The Poor Investor – Investigatory Value Investing

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The Paradox of Penny Stock Investing

A lot of investors keep a portion of their portfolios for speculating in the stock market, often referred to as “fun money” by many.  This percentage generally ranges from 1-5% of an investor’s portfolio.  This is the portion of a portfolio that you’d use to bet on stocks that usually have more potential than actual substance; this often times means betting on penny stocks or stocks trading on the OTC market or pink sheets.  Keeping a portion of your portfolio dedicated to this endeavor is like having a release valve for your portfolio.  Many investors may find it to be quite cathartic.  It should be noted, however, that this is not for everyone.  You still have to remain extremely disciplined and, in a sense, compartmentalize the speculative portion of your portfolio to some extent.

Now, you’re not going to read about how to invest speculatively in “The Intelligent Investor” or “One Up on Wall Street,” two of my favorite books, as you might recall from this post.  However, this does not mean that speculative investing shouldn’t be part of your portfolio and shouldn’t be taken just as seriously as your overall investing philosophy.  A sound philosophy should be developed for the “fun money” portion as well.  The goal, just as with the larger portion of the portfolio, should be to minimize risk.  Just because you are speculating with this small part of your portfolio doesn’t mean you want to lose the money any more than you normally would.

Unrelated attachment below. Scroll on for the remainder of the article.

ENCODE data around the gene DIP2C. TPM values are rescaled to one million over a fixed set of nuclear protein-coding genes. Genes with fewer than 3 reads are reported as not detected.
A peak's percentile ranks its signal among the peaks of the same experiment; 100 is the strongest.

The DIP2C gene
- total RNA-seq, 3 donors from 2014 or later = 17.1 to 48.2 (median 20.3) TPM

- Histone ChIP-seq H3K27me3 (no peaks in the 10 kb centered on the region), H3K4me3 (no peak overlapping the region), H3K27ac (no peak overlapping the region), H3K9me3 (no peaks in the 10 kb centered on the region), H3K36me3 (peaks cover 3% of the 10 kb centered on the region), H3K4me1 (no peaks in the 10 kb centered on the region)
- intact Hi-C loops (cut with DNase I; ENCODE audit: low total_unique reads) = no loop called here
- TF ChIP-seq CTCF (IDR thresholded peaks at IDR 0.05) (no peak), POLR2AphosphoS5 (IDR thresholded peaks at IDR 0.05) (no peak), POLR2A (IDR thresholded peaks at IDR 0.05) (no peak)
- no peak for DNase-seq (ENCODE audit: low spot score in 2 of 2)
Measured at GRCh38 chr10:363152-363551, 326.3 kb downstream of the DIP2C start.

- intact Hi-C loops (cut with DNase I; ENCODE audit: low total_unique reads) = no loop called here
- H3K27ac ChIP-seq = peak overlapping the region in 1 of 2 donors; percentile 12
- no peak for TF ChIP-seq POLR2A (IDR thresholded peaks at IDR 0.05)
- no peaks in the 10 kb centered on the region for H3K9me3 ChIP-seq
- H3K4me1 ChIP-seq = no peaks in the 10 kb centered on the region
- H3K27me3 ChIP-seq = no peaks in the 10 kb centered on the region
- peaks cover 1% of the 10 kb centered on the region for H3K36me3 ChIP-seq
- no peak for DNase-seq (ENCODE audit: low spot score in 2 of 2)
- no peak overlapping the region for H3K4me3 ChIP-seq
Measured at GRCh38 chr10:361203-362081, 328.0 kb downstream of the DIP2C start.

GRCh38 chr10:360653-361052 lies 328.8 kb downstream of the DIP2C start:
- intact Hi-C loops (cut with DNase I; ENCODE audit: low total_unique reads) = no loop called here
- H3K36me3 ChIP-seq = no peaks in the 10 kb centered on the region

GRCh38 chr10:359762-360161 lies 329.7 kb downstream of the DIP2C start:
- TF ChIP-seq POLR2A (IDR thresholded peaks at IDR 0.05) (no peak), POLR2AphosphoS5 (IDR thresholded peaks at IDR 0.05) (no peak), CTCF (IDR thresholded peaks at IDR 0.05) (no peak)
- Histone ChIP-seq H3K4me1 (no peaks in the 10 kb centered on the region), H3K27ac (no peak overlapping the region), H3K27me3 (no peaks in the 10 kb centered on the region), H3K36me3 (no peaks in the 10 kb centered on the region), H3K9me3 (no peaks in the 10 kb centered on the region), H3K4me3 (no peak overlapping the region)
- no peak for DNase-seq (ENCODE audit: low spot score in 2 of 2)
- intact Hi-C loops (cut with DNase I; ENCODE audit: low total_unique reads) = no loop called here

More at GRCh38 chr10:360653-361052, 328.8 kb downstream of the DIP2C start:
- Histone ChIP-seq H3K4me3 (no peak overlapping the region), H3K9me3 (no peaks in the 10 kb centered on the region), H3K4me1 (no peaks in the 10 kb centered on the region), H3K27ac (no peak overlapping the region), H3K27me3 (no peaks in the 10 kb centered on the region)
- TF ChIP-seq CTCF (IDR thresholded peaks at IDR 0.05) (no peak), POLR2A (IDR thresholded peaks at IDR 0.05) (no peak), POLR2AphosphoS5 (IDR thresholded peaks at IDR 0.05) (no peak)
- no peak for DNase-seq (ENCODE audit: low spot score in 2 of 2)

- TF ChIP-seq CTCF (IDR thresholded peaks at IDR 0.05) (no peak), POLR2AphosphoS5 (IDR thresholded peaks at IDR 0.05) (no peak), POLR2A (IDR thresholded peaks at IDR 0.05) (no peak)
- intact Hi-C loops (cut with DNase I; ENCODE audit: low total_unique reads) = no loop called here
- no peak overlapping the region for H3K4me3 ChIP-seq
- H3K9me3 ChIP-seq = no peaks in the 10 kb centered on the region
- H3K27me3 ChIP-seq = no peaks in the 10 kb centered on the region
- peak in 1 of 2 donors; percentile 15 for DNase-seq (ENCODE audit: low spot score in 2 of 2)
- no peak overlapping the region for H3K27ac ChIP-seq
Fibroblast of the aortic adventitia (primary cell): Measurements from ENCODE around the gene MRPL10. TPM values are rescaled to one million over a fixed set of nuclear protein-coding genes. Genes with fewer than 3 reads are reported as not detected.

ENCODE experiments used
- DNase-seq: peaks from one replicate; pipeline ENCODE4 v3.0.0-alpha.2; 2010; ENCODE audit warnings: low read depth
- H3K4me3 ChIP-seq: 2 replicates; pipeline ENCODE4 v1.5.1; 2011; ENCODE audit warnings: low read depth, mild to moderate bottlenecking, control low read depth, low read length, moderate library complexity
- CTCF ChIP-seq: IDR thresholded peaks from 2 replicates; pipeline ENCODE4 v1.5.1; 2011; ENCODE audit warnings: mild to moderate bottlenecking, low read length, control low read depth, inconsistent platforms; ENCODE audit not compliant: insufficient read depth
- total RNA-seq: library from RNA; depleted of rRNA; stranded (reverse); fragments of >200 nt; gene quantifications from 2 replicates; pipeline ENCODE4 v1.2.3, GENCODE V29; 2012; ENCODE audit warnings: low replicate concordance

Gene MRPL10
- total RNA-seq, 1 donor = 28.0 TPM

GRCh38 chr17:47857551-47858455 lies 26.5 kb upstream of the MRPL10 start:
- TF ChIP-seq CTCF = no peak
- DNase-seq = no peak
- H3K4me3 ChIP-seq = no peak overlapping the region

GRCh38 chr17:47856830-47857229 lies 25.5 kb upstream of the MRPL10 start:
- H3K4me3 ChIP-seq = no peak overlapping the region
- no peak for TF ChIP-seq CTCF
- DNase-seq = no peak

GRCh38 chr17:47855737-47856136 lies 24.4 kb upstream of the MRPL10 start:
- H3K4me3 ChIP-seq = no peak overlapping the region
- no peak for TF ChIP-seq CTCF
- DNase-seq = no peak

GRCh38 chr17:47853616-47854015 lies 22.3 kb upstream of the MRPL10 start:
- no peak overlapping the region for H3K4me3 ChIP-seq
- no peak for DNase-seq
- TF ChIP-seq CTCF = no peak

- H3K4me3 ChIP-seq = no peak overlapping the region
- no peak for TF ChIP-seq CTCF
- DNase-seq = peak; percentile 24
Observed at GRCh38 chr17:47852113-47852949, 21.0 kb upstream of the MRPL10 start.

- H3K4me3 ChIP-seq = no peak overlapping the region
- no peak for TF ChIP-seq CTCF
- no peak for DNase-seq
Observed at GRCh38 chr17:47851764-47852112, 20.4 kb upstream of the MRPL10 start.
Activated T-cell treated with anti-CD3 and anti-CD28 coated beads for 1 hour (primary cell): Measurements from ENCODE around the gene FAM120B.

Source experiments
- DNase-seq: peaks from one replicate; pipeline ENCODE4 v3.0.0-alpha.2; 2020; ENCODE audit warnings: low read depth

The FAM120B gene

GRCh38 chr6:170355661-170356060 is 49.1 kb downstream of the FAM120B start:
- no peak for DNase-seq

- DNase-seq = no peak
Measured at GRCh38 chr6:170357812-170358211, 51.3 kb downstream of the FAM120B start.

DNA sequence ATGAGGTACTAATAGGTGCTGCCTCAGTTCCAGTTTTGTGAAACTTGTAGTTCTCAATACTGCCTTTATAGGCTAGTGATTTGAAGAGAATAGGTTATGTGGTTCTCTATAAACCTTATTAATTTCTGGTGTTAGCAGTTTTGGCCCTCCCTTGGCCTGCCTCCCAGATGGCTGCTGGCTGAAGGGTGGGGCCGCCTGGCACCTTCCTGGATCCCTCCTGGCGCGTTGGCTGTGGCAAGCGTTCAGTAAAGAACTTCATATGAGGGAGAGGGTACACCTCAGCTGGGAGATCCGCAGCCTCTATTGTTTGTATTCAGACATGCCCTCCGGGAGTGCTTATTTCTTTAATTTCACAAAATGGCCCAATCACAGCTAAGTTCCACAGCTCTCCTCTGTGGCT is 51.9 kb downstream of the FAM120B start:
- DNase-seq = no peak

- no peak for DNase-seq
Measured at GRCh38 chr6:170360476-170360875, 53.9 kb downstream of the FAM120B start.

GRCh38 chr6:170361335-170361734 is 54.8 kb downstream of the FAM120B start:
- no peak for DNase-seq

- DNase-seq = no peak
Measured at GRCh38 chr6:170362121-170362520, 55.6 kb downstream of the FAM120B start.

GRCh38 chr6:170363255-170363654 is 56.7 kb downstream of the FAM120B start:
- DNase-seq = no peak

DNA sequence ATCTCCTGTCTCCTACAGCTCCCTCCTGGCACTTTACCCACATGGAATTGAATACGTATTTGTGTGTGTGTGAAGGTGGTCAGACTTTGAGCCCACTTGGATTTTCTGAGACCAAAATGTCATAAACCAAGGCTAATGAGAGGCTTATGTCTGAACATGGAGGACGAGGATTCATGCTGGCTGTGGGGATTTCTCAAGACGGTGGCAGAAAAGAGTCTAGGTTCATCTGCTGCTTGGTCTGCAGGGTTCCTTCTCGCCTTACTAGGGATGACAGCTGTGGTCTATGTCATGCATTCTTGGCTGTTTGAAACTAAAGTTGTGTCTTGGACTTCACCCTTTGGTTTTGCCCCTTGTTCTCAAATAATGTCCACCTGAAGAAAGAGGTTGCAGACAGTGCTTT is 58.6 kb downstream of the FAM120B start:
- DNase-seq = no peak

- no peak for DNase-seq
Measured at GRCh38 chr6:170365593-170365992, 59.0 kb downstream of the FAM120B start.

There are many types of ways to speculate in the stock market but generally I tend to think of this as focusing on stocks at the low range of the micro cap world, or penny stocks (those interested in options trading, commodities, currency speculation, and other activities such as these should look elsewhere).  These are companies usually trading for a market cap less than $100 million.  Although these stocks should be analyzed just like other stocks in your portfolio there are several particular areas you really need to go over using a fine-toothed comb:

  • Legitimacy
  • Management
  • Growth

The first portion is business legitimacy.  This means that you should be scouring the SEC (or other) filings of the company and looking for any red flags.  It means that you should be evaluating the company as if you were going to start working there the next day.  If you wouldn’t work there, you wouldn’t want to buy the company, surely.  This means you should be asking questions like:

  • Has this company been around for at least 3 years?
  • Does the product/technology/business make sense?
  • Does the company keep issuing shares only to line executives’ pockets and dilute existing shareholders?
  • Is there an inordinate amount of outstanding shares?
  • How is the company financing itself?
  • Does the company carry too much debt?
  • Do insiders own a large portion of the company?
  • How does the company treat its employees?
  • Is the company hiring a lot of new employees?
  • Does the company have reputable partners or do business with those of high repute?
  • Does the company provide sufficient information/transparency to its shareholders?
  • Are the small shareholders valued?

This is by no means an exhaustive list.  But questions along these lines should be asked and the answers you get to them should make you feel comfortable.  If you don’t find an answer you like, find out why and see if it makes sense.  If you find too many red flags in this portion of the process, don’t even move on to next examination step, just move on to the next company.